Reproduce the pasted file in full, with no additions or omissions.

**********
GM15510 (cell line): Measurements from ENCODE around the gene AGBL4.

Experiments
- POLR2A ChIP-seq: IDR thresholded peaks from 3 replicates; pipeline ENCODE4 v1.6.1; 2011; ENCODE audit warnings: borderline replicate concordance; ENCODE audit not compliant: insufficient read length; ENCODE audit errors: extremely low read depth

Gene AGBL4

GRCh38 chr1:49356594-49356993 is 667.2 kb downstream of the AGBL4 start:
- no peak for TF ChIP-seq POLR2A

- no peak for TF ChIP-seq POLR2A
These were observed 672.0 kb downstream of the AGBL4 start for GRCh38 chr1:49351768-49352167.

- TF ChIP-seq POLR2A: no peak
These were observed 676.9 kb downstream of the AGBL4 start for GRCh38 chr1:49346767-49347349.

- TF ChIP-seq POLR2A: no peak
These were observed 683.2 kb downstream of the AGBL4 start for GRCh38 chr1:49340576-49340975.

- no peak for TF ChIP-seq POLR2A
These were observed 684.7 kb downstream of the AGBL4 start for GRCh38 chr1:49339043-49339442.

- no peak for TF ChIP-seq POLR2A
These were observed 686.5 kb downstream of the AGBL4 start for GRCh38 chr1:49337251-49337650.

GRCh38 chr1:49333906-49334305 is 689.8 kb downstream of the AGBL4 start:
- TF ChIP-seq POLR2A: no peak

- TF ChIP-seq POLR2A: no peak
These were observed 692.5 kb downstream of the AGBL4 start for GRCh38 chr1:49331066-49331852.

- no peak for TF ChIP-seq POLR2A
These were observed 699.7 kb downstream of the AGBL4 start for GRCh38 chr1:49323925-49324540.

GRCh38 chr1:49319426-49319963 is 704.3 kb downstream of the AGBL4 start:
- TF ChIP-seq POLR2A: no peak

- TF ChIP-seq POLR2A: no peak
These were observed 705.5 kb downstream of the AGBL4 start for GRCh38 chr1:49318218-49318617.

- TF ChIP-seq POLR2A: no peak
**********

GM15510 (cell line): Measurements from ENCODE around the gene AGBL4.

Experiments
- POLR2A ChIP-seq: IDR thresholded peaks from 3 replicates; pipeline ENCODE4 v1.6.1; 2011; ENCODE audit warnings: borderline replicate concordance; ENCODE audit not compliant: insufficient read length; ENCODE audit errors: extremely low read depth

Gene AGBL4

GRCh38 chr1:49356594-49356993 is 667.2 kb downstream of the AGBL4 start:
- no peak for TF ChIP-seq POLR2A

- no peak for TF ChIP-seq POLR2A
These were observed 672.0 kb downstream of the AGBL4 start for GRCh38 chr1:49351768-49352167.

- TF ChIP-seq POLR2A: no peak
These were observed 676.9 kb downstream of the AGBL4 start for GRCh38 chr1:49346767-49347349.

- TF ChIP-seq POLR2A: no peak
These were observed 683.2 kb downstream of the AGBL4 start for GRCh38 chr1:49340576-49340975.

- no peak for TF ChIP-seq POLR2A
These were observed 684.7 kb downstream of the AGBL4 start for GRCh38 chr1:49339043-49339442.

- no peak for TF ChIP-seq POLR2A
These were observed 686.5 kb downstream of the AGBL4 start for GRCh38 chr1:49337251-49337650.

GRCh38 chr1:49333906-49334305 is 689.8 kb downstream of the AGBL4 start:
- TF ChIP-seq POLR2A: no peak

- TF ChIP-seq POLR2A: no peak
These were observed 692.5 kb downstream of the AGBL4 start for GRCh38 chr1:49331066-49331852.

- no peak for TF ChIP-seq POLR2A
These were observed 699.7 kb downstream of the AGBL4 start for GRCh38 chr1:49323925-49324540.

GRCh38 chr1:49319426-49319963 is 704.3 kb downstream of the AGBL4 start:
- TF ChIP-seq POLR2A: no peak

- TF ChIP-seq POLR2A: no peak
These were observed 705.5 kb downstream of the AGBL4 start for GRCh38 chr1:49318218-49318617.

- TF ChIP-seq POLR2A: no peak